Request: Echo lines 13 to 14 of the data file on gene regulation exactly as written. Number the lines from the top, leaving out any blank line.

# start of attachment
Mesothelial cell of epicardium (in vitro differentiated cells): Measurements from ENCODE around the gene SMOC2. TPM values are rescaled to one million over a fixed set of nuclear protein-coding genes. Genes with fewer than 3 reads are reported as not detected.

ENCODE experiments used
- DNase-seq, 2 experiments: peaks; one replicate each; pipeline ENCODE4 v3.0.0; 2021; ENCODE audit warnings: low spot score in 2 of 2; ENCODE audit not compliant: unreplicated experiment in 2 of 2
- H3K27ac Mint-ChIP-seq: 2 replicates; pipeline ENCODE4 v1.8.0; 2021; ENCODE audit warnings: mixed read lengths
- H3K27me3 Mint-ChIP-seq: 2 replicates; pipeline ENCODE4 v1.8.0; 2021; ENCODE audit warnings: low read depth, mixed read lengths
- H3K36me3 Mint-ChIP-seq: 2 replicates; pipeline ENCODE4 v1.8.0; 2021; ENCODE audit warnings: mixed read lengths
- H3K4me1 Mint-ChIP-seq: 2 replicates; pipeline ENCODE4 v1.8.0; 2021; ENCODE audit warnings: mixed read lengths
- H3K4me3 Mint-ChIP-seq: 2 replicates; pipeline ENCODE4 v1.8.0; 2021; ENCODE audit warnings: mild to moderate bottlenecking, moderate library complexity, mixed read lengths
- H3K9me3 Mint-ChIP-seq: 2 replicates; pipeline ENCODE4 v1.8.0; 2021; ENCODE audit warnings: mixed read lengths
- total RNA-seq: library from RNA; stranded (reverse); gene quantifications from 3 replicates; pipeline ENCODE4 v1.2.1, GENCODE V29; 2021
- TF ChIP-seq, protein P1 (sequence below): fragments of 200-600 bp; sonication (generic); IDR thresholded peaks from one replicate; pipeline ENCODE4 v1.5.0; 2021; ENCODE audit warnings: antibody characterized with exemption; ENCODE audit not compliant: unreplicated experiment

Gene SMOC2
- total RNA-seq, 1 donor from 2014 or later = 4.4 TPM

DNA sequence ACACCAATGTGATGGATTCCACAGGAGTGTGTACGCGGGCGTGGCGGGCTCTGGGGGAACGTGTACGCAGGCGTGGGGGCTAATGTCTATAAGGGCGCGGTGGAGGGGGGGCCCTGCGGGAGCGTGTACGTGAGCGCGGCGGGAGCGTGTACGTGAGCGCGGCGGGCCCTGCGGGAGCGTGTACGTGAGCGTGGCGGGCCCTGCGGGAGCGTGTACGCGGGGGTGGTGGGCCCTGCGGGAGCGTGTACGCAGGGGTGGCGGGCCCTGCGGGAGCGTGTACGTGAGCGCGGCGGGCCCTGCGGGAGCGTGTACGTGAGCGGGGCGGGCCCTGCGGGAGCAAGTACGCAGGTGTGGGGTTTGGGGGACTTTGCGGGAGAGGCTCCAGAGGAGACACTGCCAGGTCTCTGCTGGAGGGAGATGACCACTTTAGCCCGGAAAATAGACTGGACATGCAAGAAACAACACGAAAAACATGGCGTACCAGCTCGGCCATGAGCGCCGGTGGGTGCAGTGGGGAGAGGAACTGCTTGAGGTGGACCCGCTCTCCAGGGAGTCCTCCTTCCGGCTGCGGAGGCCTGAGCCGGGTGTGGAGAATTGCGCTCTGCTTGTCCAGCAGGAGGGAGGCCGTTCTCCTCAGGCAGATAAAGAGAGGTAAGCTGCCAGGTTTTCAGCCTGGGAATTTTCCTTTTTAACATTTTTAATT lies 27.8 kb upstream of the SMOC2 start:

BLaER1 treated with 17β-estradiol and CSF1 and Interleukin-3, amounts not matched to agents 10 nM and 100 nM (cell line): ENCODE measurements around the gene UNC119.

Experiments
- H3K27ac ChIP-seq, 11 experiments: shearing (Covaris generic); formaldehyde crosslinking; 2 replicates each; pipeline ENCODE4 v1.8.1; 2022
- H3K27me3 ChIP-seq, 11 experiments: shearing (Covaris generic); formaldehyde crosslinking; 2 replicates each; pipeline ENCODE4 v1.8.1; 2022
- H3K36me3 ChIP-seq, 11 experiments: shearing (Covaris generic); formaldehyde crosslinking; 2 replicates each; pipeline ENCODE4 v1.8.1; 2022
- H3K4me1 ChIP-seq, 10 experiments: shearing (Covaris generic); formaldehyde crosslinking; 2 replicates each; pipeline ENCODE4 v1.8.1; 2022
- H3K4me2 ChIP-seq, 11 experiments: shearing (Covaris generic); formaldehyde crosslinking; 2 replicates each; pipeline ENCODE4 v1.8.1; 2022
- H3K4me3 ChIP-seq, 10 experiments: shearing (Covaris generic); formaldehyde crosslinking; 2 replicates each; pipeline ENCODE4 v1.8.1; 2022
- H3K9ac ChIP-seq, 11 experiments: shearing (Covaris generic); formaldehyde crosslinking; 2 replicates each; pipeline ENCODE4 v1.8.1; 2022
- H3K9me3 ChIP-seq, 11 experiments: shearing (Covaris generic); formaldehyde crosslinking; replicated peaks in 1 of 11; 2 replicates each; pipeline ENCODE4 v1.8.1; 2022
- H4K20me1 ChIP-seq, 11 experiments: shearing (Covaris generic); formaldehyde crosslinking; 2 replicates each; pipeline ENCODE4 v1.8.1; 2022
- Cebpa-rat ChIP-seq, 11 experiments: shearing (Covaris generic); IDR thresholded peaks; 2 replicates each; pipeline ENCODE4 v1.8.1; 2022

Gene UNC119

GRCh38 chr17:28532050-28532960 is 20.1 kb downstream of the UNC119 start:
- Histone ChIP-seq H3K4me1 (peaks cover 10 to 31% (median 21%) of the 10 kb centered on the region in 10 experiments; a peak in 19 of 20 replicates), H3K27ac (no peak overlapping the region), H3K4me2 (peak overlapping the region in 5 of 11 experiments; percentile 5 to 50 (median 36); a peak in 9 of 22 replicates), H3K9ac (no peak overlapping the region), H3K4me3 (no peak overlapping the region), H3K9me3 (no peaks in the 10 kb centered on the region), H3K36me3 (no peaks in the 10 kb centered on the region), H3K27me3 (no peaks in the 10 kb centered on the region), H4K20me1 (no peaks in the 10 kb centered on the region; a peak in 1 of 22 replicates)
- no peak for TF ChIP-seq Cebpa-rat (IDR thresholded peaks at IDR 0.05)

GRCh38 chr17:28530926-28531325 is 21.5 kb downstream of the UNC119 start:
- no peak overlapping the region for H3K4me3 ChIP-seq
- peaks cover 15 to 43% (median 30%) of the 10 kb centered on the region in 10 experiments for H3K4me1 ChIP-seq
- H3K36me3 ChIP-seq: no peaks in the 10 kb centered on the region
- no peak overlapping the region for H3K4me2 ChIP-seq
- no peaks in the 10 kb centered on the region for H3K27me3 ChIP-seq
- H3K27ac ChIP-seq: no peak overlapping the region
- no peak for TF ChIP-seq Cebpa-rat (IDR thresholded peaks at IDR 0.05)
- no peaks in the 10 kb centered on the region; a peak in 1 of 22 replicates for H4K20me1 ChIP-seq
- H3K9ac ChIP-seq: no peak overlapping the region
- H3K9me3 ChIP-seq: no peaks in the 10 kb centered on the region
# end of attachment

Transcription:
- total RNA-seq, 1 donor from 2014 or later = 4.4 TPM

DNA sequence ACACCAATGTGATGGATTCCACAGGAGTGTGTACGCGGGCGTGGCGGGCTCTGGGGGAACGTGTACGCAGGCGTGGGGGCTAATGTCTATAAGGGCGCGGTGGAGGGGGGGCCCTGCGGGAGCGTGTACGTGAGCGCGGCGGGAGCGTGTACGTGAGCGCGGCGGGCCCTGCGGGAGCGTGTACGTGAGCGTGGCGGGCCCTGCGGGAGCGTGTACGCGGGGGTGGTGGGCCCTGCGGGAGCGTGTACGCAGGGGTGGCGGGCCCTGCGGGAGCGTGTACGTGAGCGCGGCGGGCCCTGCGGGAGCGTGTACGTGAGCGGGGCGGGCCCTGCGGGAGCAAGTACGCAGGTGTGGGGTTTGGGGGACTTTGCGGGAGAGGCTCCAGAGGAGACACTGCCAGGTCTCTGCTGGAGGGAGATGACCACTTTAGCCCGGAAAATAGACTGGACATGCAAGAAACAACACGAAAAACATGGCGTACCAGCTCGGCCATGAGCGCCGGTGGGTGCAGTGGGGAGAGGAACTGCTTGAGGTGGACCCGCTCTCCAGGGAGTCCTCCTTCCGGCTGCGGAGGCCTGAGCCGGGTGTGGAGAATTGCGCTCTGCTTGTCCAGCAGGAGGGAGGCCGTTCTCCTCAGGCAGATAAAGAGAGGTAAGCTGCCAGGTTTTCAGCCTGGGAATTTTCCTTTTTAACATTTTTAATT lies 27.8 kb upstream of the SMOC2 start: